Kotlin. Overloading methods for type Null


Good day.

I’m trying to implement an interface of this kind:

interface IDataConversions {
     fun setData (value: Boolean?)
     fun setData (value: Byte?)
     fun setData (value: Short?)
     fun setData (value: Int?)
     fun setData (value: Float?)
     fun setData (value: ByteArray?)
     fun setData (value: String?)

However, I noticed that in this case I would have to check in each method for Null
Is there an opportunity in Kotlin to implement something like this? :

interface IDataConversions {
     fun setData (value: "Null type????")
     fun setData (value: Boolean)
     fun setData (value: Byte)
     fun setData (value: Short)
     fun setData (value: Int)
     fun setData (value: Float)
     fun setData (value: ByteArray)
     fun setData (value: String)


You could do Any? but that would allow complex objects as well


Even if you could declare the function fun setData(value: Null), it wouldn’t be very useful.
Since there is only one value that could be passed, you might as well declare fun setData() without any arguments.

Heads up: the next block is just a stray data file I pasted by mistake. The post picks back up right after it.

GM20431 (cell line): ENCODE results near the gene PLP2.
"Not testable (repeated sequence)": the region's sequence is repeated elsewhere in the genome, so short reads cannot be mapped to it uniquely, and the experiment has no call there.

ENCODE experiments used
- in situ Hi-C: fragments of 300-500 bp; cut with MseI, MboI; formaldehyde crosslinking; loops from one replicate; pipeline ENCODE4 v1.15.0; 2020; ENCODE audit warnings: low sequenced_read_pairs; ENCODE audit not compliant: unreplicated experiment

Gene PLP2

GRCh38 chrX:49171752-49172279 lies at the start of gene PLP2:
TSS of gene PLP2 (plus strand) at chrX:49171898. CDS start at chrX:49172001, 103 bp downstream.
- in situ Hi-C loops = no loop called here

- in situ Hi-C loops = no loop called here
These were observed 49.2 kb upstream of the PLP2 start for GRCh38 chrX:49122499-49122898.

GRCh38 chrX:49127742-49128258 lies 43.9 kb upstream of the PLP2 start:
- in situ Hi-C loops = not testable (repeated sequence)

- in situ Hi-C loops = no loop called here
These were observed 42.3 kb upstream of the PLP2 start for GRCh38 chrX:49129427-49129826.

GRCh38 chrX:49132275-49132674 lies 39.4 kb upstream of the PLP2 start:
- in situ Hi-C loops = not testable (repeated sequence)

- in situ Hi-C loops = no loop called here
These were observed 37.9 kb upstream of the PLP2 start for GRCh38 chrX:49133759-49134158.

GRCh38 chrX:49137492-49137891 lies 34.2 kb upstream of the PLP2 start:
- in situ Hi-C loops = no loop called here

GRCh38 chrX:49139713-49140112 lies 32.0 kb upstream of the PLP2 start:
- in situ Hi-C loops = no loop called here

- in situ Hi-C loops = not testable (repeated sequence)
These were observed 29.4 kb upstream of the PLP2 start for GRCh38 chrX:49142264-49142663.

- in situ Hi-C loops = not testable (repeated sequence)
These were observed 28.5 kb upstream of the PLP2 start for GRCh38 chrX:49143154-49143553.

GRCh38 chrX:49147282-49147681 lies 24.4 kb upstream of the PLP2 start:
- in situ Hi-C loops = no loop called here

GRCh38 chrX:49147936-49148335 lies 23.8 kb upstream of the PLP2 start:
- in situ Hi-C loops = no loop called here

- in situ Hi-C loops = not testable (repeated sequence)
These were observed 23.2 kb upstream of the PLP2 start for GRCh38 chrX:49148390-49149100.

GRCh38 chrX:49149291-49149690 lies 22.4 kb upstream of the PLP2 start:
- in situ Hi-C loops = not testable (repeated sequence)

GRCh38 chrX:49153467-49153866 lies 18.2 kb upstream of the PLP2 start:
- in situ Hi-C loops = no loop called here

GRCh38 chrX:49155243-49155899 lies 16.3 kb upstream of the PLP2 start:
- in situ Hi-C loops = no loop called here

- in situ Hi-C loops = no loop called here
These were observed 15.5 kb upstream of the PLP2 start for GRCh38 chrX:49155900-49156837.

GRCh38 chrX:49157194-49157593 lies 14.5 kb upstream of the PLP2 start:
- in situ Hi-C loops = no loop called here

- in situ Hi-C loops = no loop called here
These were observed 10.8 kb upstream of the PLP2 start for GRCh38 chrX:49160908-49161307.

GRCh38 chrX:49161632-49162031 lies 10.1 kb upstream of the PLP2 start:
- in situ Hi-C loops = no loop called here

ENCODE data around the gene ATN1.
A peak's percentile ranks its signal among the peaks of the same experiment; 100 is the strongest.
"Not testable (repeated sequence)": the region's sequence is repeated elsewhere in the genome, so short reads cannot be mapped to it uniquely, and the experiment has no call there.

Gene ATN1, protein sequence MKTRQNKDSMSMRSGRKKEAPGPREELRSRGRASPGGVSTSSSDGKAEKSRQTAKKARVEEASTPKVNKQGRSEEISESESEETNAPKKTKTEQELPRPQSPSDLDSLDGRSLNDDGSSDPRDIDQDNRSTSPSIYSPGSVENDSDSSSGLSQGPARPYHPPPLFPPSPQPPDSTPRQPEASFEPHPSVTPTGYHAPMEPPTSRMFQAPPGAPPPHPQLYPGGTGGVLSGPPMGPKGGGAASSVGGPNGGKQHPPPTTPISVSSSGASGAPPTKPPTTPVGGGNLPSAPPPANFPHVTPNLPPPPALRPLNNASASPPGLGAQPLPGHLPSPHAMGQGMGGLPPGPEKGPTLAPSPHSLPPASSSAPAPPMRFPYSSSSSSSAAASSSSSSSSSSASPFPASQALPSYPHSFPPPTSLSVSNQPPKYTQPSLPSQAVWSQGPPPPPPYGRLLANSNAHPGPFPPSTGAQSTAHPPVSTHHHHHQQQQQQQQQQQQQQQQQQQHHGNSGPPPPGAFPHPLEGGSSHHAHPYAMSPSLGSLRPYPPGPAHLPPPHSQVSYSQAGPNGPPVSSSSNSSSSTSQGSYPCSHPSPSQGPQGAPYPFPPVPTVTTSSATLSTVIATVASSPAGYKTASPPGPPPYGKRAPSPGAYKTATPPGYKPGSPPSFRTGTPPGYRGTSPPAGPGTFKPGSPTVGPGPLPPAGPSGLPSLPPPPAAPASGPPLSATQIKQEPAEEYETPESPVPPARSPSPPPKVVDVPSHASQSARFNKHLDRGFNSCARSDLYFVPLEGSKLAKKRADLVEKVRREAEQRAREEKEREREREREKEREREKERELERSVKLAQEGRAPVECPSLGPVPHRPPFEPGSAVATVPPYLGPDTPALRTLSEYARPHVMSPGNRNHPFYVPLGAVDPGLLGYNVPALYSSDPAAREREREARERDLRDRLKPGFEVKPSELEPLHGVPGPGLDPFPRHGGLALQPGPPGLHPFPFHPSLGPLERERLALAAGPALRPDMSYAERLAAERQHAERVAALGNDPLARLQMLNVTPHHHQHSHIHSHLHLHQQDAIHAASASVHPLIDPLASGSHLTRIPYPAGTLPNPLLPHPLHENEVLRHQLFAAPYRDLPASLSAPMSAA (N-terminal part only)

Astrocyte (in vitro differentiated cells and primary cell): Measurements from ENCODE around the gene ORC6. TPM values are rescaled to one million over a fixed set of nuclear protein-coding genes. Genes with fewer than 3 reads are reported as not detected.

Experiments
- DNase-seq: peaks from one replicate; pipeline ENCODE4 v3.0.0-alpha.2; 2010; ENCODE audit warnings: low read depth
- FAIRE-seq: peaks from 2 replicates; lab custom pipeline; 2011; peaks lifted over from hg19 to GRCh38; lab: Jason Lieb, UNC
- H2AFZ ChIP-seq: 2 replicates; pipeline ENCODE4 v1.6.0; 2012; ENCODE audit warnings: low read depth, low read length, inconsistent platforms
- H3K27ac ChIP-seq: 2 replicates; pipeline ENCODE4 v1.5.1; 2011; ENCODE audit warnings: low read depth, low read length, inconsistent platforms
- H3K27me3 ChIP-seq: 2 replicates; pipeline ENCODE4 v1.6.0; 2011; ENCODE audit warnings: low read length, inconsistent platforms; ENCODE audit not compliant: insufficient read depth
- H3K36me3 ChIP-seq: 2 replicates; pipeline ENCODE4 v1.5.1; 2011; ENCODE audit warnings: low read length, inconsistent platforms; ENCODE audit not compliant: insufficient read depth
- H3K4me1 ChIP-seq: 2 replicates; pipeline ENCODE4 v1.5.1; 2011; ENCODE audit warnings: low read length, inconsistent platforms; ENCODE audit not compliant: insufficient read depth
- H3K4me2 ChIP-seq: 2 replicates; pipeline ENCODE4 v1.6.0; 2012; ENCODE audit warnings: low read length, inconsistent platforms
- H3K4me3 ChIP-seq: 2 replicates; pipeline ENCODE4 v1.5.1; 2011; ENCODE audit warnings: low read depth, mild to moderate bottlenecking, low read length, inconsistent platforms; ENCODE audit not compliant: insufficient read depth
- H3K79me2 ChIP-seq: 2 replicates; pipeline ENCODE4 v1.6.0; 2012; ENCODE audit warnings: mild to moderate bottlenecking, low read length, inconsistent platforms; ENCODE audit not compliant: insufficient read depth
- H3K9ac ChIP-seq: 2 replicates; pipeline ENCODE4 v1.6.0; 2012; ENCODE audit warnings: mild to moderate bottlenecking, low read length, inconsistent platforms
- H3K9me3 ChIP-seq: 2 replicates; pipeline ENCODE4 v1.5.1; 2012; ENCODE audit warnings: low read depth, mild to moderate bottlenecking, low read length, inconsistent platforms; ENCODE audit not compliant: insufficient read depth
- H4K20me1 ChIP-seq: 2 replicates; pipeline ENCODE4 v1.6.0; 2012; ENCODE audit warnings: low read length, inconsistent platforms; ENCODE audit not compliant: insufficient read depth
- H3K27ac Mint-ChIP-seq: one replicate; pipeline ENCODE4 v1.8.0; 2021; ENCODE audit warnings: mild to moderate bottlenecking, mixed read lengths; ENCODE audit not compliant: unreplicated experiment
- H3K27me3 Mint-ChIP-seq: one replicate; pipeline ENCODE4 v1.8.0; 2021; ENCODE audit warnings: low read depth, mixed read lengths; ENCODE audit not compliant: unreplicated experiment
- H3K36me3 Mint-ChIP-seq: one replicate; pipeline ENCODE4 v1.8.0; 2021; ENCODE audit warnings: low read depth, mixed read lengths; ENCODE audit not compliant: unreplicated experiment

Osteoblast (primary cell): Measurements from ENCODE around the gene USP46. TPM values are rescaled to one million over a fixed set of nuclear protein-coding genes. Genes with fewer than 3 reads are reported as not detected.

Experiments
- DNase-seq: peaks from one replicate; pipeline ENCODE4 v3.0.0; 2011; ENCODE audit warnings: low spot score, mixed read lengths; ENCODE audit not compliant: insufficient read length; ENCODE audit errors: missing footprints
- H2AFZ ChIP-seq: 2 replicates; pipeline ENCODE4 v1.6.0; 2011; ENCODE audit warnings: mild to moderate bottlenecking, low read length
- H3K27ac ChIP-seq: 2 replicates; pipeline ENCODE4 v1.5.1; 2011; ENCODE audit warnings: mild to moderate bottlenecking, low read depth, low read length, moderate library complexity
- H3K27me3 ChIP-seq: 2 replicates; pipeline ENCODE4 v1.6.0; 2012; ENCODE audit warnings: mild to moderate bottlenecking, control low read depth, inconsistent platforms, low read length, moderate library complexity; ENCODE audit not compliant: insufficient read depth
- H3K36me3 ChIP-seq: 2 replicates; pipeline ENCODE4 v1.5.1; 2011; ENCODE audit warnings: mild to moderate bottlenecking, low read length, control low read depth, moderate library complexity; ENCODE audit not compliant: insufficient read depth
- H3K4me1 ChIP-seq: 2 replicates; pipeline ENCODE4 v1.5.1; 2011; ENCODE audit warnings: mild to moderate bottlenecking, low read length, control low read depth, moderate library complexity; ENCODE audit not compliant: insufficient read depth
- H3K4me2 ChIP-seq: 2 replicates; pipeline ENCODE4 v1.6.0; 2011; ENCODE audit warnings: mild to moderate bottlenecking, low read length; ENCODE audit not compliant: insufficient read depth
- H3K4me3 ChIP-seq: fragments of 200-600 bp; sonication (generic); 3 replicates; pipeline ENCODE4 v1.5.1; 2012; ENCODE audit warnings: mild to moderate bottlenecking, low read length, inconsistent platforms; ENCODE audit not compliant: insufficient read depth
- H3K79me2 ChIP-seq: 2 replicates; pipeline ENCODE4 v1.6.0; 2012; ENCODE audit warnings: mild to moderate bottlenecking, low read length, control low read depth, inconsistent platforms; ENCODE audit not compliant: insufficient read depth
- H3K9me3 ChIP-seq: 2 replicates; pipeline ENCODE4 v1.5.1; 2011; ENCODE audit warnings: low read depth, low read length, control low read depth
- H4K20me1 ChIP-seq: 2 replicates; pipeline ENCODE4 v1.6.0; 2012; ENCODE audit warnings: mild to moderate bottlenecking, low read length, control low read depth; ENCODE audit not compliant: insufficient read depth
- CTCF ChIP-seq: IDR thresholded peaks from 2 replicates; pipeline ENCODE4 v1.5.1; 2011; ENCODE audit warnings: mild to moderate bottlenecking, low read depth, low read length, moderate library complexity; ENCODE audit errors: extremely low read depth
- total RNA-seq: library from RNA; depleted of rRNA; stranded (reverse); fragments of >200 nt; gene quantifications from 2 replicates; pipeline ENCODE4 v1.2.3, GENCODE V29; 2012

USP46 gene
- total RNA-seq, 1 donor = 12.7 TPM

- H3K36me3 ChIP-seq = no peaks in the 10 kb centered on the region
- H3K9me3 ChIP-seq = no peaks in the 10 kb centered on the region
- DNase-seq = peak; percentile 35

Notice that Kotlin doesn’t have multi-dispatch, so if you had something like:

var data: String?

there would be no correct overload to call. You would need to test the value and (smart) cast it to either String or Null. If it were null, there would be no point in passing the “value” as an argument.

You could have something like:

fun setData(value: Any?) = when (value) {
    null -> ...
    is Int -> ...
    is Boolean -> ...
    else -> throw IllegalArgumentException()

But this isn’t type safe, since any object can be passed as an argument. It would be type safe if Kotlin supported union types (like Ceylon).


Thank you all for your advice!


You could also do something like this:

interface IDataConversions {
    fun setNull()
    fun setData(value: Boolean)
    fun setData(value: Byte)
    // etc
    fun setData(value: Boolean?) { setData(value ?: return setNull()) }
    fun setData(value: Byte?) { setData(value ?: return setNull()) }
    // etc

It doubles the number of methods, but only in the interface - implementations can implement just the non-null versions.


fun setData(value: Boolean?) { setData(value ?: return setNull()) }
If i understood - When value= null , result will be:




No, it will just call setNull() without setData(), because the return causes the function to stop executing (like it does everywhere else).